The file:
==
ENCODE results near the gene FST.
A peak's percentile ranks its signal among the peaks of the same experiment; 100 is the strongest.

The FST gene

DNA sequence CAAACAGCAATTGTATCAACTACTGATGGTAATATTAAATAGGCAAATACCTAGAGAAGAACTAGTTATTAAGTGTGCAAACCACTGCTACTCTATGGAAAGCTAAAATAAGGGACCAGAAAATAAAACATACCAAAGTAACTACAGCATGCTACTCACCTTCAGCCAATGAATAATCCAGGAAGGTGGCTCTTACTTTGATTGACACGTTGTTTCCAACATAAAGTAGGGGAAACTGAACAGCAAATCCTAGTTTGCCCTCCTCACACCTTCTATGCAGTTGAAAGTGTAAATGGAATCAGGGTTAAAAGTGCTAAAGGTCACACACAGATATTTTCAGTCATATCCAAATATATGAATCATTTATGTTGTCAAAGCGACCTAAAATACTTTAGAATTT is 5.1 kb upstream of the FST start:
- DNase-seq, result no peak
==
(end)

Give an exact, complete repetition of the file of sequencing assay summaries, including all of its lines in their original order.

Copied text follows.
ENCODE results near the gene FST.
A peak's percentile ranks its signal among the peaks of the same experiment; 100 is the strongest.

The FST gene

DNA sequence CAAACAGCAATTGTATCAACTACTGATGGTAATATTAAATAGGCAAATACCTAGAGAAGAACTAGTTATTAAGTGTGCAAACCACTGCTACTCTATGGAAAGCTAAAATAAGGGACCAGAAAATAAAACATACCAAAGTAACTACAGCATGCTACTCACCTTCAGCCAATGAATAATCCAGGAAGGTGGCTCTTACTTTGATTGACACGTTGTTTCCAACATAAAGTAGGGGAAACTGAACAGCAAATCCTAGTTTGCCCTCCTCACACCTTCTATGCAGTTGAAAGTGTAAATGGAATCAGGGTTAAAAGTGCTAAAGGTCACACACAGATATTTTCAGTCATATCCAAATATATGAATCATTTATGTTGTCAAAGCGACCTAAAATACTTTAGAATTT is 5.1 kb upstream of the FST start:
- DNase-seq, result no peak